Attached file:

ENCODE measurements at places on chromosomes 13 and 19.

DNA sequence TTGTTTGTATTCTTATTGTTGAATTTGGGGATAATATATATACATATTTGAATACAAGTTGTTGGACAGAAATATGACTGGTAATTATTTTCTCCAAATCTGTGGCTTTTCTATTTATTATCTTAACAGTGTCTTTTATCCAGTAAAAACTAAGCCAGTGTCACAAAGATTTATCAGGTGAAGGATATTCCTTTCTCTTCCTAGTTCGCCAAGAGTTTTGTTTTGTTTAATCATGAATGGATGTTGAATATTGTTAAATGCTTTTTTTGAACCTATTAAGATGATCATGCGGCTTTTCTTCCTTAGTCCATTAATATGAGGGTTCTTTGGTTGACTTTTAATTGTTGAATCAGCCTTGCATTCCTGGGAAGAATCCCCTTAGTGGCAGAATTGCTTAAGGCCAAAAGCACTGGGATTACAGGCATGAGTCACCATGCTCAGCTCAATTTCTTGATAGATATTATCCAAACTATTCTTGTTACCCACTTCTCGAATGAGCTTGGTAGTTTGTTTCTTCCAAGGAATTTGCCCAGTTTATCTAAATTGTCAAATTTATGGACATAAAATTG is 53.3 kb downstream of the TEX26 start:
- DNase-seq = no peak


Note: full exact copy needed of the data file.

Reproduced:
ENCODE measurements at places on chromosomes 13 and 19.

DNA sequence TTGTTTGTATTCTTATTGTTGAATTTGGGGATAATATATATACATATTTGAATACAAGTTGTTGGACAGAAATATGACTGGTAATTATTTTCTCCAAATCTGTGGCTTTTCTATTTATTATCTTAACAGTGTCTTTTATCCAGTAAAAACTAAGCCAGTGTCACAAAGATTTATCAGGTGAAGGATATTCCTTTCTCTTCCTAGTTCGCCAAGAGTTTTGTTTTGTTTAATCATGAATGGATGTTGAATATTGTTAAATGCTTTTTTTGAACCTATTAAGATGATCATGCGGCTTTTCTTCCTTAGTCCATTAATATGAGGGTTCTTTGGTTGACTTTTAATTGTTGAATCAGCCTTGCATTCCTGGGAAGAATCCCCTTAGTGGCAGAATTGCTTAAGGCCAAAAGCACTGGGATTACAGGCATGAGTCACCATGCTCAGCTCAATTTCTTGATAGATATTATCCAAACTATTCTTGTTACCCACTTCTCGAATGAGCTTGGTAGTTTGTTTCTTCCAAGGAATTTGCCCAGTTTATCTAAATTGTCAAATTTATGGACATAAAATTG is 53.3 kb downstream of the TEX26 start:
- DNase-seq = no peak